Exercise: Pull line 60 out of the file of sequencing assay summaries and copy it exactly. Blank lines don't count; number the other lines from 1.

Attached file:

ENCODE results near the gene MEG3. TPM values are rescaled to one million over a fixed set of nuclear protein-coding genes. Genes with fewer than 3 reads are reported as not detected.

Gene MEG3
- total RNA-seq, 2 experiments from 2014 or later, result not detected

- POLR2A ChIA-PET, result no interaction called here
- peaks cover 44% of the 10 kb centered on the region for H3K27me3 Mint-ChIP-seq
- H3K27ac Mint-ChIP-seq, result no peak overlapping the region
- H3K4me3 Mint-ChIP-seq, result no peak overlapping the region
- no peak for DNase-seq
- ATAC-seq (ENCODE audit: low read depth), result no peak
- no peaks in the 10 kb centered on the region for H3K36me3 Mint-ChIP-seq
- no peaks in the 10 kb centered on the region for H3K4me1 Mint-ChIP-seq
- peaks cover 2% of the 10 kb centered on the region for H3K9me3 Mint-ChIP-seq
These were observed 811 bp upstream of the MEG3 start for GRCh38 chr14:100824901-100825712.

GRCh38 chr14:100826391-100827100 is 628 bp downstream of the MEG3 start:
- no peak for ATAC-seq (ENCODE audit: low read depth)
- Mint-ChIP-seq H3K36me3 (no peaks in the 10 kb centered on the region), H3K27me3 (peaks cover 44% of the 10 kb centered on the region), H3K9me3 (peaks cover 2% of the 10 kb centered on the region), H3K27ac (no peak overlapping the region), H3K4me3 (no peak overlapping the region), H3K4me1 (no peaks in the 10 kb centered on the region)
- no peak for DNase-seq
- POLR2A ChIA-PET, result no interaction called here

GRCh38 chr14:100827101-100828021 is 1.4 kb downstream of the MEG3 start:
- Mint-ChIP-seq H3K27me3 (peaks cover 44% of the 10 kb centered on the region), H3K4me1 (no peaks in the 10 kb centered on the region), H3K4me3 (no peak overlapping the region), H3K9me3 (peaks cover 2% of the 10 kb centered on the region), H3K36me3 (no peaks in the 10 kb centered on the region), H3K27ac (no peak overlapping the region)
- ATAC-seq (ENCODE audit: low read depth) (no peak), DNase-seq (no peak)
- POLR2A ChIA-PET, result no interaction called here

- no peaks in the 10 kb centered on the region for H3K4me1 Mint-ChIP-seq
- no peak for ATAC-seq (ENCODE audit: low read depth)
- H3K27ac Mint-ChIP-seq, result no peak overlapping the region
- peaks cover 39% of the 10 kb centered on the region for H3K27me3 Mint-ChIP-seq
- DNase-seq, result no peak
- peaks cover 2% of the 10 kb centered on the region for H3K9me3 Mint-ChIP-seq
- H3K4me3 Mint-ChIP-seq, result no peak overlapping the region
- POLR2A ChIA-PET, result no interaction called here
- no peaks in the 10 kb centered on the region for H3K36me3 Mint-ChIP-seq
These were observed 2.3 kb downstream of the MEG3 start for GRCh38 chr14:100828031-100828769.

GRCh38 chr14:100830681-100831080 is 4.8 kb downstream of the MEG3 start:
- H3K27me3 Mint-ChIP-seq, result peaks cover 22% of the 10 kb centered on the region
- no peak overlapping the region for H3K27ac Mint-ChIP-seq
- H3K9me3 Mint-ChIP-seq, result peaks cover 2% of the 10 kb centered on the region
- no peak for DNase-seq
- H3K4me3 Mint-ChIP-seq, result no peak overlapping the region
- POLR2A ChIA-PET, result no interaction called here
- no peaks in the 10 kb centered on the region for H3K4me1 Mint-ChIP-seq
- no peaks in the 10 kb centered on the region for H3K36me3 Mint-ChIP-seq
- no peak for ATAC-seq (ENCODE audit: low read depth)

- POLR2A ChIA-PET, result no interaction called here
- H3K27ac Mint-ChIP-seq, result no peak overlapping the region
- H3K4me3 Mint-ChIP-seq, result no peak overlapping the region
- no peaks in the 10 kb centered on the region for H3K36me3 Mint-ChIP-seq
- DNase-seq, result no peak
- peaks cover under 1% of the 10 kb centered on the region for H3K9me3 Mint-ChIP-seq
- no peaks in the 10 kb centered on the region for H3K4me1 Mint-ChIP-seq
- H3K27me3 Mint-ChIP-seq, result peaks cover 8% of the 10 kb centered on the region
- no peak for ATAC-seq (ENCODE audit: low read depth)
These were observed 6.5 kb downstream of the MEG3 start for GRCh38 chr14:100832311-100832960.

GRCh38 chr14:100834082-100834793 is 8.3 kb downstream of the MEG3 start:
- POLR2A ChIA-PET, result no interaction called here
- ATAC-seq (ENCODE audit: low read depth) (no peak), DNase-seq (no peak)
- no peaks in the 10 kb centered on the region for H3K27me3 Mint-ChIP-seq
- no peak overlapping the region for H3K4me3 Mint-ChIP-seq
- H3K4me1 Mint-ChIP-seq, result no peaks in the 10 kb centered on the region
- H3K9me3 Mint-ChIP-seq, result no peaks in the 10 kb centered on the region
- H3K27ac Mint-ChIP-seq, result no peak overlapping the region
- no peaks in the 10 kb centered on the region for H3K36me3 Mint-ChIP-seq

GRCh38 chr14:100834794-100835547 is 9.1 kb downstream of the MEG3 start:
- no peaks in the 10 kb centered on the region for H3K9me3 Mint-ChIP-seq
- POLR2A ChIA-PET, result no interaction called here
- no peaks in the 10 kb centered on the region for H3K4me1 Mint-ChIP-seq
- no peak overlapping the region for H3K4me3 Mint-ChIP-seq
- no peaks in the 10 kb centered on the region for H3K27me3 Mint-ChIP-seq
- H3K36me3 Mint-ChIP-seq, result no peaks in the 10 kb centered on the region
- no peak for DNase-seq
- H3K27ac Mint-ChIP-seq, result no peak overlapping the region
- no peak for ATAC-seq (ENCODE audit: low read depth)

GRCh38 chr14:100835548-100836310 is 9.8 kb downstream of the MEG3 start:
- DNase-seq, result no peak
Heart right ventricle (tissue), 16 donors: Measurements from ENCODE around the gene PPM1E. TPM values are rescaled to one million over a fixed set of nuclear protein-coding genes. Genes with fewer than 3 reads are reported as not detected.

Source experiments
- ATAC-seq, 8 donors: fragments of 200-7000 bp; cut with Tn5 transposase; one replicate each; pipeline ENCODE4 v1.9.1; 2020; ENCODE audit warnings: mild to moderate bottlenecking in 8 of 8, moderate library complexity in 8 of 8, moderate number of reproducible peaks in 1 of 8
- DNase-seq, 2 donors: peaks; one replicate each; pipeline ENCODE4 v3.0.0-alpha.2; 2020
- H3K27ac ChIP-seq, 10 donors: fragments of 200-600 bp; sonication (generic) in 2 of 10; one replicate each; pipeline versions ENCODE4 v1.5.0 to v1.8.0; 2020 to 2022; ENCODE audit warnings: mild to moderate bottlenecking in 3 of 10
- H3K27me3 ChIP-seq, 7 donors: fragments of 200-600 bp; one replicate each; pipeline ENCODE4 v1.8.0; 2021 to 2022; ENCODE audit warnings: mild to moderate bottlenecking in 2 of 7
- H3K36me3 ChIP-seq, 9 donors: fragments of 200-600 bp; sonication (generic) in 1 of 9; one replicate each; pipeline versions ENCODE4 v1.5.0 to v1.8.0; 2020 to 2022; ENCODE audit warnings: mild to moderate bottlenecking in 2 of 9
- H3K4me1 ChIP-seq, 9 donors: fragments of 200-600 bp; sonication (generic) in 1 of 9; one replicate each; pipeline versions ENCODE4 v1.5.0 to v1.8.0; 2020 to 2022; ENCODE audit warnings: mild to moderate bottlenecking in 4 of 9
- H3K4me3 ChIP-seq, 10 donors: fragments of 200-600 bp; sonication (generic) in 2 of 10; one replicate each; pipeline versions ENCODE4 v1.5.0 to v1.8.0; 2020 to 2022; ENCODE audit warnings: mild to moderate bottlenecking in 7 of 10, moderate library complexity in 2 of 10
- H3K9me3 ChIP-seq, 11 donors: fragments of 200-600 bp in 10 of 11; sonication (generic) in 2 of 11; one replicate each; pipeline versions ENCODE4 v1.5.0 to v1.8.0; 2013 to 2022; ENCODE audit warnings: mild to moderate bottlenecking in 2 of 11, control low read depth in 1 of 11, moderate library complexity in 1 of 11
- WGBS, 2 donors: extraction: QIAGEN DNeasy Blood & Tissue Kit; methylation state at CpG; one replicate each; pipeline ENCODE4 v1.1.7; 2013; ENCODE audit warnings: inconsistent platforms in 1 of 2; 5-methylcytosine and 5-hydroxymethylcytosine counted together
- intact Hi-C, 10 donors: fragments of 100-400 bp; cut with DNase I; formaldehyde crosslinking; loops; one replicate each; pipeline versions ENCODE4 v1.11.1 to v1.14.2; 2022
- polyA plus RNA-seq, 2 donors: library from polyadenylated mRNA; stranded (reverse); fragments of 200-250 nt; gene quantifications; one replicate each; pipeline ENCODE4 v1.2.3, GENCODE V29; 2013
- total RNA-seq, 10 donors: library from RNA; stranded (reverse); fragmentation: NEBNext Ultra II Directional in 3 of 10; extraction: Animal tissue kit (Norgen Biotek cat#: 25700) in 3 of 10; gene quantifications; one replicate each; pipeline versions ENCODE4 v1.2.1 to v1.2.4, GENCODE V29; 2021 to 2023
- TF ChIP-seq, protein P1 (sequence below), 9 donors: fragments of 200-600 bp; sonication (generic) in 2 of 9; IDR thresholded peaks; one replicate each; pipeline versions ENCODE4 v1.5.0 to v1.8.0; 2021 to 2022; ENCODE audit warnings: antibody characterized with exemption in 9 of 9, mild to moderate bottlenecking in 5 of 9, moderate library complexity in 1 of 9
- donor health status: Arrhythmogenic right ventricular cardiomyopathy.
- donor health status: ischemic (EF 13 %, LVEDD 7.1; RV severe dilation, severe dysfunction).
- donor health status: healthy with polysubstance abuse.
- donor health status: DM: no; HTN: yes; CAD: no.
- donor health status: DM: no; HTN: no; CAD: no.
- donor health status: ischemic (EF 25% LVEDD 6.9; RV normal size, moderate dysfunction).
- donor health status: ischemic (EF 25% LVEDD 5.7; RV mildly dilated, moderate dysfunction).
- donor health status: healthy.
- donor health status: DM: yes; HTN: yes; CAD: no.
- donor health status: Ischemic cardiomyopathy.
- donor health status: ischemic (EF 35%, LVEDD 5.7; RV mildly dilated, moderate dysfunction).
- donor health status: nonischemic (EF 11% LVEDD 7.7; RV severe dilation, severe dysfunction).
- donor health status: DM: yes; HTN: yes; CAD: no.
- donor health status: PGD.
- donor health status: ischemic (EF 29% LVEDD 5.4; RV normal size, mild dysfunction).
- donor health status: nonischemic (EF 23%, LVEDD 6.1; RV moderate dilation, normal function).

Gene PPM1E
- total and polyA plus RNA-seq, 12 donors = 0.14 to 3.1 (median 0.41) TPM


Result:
- H3K27ac Mint-ChIP-seq, result no peak overlapping the region